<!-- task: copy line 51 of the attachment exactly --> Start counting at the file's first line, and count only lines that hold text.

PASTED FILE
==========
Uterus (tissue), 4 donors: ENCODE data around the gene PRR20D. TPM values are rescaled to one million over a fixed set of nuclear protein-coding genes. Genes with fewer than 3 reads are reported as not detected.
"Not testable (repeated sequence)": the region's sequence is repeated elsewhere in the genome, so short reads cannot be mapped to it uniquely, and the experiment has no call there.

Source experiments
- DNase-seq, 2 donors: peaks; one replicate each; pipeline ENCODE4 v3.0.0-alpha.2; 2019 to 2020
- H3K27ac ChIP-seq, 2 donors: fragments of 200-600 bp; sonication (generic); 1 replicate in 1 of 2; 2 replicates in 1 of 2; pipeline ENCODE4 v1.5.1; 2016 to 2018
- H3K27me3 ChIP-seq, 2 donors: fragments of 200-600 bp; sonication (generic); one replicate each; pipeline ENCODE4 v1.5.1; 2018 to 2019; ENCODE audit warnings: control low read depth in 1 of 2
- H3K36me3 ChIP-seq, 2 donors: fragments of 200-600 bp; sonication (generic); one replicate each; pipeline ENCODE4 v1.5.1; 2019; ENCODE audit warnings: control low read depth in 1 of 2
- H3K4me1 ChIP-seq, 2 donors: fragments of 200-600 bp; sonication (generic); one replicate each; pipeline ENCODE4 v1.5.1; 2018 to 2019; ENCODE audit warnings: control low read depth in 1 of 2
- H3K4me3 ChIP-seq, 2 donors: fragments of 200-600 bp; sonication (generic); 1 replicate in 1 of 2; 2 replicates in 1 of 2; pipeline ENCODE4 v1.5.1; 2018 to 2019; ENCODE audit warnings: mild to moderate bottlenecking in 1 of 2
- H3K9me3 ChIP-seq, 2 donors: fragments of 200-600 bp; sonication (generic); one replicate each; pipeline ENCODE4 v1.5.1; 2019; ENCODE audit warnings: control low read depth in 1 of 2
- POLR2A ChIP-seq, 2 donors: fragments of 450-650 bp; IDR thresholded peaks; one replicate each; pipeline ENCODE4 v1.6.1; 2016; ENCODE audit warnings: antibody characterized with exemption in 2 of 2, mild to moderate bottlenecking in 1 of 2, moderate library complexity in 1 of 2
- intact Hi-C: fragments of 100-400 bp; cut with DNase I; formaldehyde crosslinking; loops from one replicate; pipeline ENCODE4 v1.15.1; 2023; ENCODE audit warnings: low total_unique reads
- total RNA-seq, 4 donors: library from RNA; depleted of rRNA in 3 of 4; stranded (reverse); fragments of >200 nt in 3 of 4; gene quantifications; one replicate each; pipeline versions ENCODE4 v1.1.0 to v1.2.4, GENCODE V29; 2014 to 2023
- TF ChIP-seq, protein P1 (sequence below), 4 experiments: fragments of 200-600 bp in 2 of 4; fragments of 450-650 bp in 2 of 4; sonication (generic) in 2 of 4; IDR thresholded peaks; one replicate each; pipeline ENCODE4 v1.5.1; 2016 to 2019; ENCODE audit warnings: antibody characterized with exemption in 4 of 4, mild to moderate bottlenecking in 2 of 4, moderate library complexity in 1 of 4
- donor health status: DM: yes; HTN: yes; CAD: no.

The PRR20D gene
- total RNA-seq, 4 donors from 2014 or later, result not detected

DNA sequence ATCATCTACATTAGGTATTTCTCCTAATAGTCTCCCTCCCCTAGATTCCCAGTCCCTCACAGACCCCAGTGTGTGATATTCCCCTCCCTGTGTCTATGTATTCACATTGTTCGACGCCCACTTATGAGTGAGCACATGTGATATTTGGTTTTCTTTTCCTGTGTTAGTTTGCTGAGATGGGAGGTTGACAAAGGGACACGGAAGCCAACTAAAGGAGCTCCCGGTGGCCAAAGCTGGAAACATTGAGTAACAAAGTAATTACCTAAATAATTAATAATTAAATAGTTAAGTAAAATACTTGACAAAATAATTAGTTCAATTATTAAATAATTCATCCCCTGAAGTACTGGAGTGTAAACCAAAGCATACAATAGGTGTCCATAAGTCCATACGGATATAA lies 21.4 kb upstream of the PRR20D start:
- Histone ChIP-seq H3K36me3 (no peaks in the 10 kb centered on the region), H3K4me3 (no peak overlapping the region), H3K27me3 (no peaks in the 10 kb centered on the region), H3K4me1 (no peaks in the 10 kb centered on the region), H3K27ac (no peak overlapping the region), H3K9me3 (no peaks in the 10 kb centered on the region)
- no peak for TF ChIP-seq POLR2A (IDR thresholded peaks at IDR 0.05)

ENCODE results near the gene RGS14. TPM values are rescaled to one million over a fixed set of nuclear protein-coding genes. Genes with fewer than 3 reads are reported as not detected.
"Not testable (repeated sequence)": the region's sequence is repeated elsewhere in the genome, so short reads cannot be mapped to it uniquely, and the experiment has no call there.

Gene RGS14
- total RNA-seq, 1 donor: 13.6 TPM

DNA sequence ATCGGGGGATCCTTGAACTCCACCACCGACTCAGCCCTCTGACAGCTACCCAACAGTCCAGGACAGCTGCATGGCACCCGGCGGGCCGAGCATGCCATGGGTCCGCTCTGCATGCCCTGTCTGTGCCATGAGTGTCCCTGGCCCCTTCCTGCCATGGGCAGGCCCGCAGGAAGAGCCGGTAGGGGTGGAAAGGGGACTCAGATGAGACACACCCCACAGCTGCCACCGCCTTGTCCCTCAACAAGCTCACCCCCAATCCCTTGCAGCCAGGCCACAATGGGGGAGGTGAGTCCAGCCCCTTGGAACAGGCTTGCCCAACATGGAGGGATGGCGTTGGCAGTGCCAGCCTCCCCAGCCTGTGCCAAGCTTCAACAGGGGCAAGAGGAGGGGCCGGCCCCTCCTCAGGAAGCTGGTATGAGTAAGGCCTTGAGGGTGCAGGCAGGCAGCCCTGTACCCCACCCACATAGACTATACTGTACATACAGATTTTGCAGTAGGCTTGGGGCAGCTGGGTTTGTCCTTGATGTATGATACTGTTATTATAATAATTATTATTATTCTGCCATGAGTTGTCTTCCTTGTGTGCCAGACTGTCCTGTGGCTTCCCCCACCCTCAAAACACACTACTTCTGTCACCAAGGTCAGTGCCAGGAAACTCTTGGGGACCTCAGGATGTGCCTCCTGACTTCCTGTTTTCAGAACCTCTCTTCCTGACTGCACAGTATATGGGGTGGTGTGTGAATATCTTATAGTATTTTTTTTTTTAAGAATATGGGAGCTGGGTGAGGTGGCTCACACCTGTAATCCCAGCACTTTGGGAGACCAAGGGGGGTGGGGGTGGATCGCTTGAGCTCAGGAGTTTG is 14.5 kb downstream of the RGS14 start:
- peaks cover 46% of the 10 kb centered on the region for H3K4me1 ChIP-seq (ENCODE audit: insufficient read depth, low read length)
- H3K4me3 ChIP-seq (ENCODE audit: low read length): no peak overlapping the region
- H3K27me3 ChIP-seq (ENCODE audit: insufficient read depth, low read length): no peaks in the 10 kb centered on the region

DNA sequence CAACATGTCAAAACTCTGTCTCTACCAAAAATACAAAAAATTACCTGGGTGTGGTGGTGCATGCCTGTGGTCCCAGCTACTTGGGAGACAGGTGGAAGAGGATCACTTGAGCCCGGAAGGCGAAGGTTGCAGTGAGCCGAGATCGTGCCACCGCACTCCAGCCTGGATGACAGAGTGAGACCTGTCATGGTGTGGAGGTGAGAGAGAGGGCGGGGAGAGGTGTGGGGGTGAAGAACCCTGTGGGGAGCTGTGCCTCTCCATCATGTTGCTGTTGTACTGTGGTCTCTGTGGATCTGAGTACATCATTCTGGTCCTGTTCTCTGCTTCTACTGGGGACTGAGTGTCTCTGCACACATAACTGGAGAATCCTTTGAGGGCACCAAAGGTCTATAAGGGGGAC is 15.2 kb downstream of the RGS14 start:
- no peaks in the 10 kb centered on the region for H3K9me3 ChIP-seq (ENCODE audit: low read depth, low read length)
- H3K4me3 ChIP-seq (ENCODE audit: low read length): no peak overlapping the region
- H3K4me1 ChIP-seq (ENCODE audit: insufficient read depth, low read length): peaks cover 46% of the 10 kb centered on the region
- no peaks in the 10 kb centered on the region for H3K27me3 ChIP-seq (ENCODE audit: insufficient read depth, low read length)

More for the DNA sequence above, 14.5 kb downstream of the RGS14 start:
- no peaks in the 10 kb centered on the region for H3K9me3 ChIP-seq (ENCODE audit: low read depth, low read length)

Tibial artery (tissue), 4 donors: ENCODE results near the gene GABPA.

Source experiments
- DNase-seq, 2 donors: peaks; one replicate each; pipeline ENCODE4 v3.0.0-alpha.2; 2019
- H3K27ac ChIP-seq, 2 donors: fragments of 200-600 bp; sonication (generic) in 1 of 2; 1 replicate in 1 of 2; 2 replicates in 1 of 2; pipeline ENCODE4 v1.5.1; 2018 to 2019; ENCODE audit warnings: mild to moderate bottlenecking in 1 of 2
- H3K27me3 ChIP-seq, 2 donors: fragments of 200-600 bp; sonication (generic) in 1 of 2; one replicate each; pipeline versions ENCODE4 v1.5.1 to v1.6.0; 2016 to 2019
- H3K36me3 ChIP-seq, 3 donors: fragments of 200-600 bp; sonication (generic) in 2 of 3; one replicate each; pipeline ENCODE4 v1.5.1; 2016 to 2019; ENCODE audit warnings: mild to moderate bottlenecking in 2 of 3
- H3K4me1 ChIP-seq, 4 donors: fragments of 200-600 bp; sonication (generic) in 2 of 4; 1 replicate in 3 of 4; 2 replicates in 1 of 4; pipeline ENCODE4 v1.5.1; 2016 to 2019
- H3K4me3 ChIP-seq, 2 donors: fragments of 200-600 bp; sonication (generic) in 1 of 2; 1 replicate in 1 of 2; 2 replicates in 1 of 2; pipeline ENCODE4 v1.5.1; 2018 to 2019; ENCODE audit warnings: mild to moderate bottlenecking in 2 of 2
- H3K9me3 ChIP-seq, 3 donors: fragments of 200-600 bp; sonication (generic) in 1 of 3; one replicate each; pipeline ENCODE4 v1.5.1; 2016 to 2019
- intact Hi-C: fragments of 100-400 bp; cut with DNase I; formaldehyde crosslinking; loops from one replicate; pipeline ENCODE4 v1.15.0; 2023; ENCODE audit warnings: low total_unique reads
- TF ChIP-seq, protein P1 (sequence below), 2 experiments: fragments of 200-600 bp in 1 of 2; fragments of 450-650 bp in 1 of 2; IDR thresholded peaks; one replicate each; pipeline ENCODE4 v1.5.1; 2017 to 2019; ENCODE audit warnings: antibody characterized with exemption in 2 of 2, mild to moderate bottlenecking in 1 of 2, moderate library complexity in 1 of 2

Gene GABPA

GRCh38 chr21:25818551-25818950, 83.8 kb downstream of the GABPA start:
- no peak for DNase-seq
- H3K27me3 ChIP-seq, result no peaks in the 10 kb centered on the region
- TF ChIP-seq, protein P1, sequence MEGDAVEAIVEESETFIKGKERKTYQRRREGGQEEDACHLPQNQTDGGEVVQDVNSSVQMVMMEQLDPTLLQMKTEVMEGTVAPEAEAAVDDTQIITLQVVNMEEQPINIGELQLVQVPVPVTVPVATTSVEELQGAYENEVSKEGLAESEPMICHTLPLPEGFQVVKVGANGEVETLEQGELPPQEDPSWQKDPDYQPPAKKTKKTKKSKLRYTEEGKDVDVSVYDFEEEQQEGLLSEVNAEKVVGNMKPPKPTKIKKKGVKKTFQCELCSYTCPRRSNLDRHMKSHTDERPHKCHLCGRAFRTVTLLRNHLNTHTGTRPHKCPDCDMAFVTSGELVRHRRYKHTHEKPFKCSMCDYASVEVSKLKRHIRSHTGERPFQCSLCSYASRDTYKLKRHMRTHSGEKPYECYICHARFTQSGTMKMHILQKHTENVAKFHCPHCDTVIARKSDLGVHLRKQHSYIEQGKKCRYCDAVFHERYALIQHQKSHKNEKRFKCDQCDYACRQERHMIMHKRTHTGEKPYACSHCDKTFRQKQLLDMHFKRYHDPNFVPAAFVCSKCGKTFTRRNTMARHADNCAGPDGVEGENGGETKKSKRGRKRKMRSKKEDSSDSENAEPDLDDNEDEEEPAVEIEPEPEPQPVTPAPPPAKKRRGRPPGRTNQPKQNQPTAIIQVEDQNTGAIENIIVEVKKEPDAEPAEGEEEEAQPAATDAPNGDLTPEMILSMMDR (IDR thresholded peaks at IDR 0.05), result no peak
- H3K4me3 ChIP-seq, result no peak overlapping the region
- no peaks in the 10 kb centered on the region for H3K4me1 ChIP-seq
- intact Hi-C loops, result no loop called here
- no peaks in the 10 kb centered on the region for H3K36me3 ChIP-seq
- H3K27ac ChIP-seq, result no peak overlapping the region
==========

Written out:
- TF ChIP-seq, protein P1, sequence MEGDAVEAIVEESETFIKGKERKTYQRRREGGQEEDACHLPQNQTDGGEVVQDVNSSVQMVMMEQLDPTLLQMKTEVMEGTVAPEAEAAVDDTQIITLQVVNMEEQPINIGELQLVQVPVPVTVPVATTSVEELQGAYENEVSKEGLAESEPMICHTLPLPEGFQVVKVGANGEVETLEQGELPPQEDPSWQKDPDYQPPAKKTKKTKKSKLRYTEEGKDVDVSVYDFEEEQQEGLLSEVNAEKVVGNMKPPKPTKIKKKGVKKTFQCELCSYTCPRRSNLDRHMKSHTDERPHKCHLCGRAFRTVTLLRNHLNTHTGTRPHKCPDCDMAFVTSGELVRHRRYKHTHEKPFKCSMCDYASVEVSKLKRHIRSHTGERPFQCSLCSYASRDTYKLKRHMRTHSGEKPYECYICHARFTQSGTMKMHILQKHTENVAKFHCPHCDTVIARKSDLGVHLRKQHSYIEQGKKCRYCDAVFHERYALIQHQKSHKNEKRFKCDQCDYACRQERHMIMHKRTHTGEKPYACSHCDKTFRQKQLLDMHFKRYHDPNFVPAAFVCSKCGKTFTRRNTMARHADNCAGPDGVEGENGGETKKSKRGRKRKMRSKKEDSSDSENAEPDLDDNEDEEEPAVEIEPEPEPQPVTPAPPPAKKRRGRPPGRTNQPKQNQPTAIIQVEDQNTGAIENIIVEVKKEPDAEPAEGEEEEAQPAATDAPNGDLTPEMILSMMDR (IDR thresholded peaks at IDR 0.05), result no peak